By Carolyn Crawford
Over the years, I have been involved in many cookie exchanges. There have been many new favourites added to my recipe collection along the way. I have saved many magazines and cookbooks dedicated to Christmas bars and cookies. Some of the recipes I have were printed on package labels, picked up as a handout, or found in community cookbooks. However, in addition to those (I like to add something new every year!) I still make the ones that were passed down from family and shared by friends. Here are some of my favourite recipes.
More details may found on the Wilton website:
Makes 2 dozen
3 cups all-purpose flour
½ tsp baking soda
½ tsp salt
1 tsp ginger
1 tsp cinnamon
½ tsp nutmeg
½ tsp cloves
½ cup solid vegetable shortening
½ cup granulated sugar
¾ cup molasses
Royal Icing for decorating (optional)
Preheat the oven to 375 °F. In a large mixing bowl, combine flour, baking soda, salt, and spices.
In a large saucepan, melt the shortening and cool slightly. Stir in sugar, molasses and egg and mix well.
Add two cups of flour mixture and mix well. Turn the mixture onto a lightly floured surface and knead in the remaining dry ingredients by hand. Add additional flour, if necessary, to make firm dough.
Roll out the dough on a lightly floured surface to 1⁄4'' thickness. Use cookie cutters of your choice and cut out the cookies from the dough.
Bake on an ungreased cookie sheet until lightly browned on edges for about 10-15 minutes.
Cool on a cookie sheet placed on a cooling rack for three minutes. Remove from the cookie sheet and cool completely on the rack.
Decorate with buttercream or royal icing.
4 cups icing sugar (1 lb)
5 tbsp warm water
4 tbsp meringue powder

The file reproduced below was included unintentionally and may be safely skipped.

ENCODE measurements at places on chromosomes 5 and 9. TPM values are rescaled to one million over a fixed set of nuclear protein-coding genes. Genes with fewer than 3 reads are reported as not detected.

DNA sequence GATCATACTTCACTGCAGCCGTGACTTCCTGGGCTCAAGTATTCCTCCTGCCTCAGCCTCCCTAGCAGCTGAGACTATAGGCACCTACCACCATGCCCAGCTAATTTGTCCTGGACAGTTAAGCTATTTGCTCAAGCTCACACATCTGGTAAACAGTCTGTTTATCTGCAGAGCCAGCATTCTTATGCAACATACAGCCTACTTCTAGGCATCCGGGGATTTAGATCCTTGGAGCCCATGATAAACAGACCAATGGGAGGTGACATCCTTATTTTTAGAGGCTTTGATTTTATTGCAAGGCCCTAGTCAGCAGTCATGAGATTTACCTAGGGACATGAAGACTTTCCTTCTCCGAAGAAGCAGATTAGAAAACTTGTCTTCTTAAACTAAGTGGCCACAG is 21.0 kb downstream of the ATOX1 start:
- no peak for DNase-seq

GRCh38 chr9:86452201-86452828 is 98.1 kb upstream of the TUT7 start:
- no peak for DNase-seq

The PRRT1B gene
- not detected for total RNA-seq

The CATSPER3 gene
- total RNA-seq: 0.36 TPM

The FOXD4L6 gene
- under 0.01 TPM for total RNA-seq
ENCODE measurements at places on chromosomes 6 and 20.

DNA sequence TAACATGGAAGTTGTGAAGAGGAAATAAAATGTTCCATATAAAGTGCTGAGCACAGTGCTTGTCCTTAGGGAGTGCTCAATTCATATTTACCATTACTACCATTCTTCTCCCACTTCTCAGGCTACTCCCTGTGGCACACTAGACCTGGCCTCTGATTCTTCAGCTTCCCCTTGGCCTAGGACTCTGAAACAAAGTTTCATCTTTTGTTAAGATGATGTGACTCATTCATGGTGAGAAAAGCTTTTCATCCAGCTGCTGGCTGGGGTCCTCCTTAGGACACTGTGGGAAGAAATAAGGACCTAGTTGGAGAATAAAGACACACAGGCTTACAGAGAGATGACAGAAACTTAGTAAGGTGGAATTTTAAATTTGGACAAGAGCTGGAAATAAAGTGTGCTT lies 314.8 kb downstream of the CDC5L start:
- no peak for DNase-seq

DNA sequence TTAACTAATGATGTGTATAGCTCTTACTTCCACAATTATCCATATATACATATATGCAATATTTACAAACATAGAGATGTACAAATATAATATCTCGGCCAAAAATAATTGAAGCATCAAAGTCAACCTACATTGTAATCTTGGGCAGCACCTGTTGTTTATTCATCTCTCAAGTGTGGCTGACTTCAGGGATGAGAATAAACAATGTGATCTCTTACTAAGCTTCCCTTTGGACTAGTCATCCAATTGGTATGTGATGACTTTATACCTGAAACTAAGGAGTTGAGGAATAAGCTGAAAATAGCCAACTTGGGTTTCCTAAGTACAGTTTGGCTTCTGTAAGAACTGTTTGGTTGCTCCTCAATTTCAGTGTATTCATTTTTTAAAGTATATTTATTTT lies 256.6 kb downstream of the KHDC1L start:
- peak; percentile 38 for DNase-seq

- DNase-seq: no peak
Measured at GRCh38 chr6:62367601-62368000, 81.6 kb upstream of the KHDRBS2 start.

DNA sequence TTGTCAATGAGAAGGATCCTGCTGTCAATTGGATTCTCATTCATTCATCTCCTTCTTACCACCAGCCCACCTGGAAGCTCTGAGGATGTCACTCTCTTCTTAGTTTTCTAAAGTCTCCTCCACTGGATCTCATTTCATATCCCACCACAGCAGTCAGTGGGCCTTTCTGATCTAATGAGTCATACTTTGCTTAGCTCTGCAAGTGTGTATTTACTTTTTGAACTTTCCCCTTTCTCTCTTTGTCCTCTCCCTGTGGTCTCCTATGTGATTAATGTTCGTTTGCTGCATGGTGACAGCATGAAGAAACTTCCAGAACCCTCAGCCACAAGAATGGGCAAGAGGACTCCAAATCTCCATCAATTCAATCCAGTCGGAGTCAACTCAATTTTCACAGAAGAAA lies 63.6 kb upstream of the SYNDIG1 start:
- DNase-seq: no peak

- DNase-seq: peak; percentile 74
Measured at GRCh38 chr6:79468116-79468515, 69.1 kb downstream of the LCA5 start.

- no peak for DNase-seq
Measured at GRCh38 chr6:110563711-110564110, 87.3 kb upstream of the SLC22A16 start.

Beat all ingredients together until icing forms peaks. Beat for about 7-10 minutes at low speed with a heavy-duty mixer or 10-12 minutes at high speed with a hand-held mixer.
At this point, check the consistency of your royal icing. If icing is too stiff, add more water 1 tsp at a time, until desired consistency is achieved. If icing is too thin, add icing sugar a little at a time until desired consistency is achieved.
Frying Pan Cookies
When my son was little, he used to like rolling these out for me.
1 ½ cup chopped dates
1 cup sugar
5 tbsp butter
2 eggs, slightly beaten
3 cups holiday crispy rice cereal
½ cup chopped nuts
1 tsp vanilla
Ground nuts or fine coconut
Combine dates, sugar, butter, and eggs in a skillet or heavy saucepan until thickened, stirring constantly. Remove from heat; add holiday crispy rice cereal, nuts, and vanilla. Cool enough to handle.
Roll a small cookie scoop’s worth into balls and then roll into ground nuts or coconut. Coconut may be tinted with red and/or green food colouring or left white for a snowball look.
Yield: 30 small balls.
No Bake Cherry Balls
(from Mum’s collection)
1 ½ cup icing sugar (sifted is easier for blending smoothly)
½ cup butter
1 tbsp milk
1 tsp vanilla extract or ¼ tsp almond extract
1 ½ cup shredded coconut
30-36 red and/or green maraschino cherries with stems if possible (green with stems are hard to find at the grocery store)
Finely crushed graham cracker crumbs or Oreo cookie crumbs
Blend sugar, butter, milk, and vanilla/almond extract together in a mixing bowl until smooth.
Stir in coconut.
Chill for about an hour.
While chilling coconut mixture, drain cherries (reserve juice for another use) and set to dry on a paper towel. Set out coconut mixture for a few minutes to soften for handling. Use a tablespoon sized scoop of coconut mixture and wrap it around each cherry leaving the stem and end exposed enough to see the top of the cherry but having enough to hold it onto the cherry when lifted by the stem. Dip the bottom 2/3 of the covered cherry in either of the crumbs.
Set on a cookie sheet and chill well in the refrigerator until firm.
Cookie Exchange Tips
● Choose an organizer. Have one or two people be the organizers of the group to answer questions or set boundaries. They can invite the participants, set up the space (supply tongs or lifters for picking up the cookies), provide backup supplies (e.g., bring extra containers for those that forget) and make sure (especially if at work) that the area where the ‘cookie walk’ is performed is cleaned up afterwards. Being proactive in preparation prevents any issues from developing.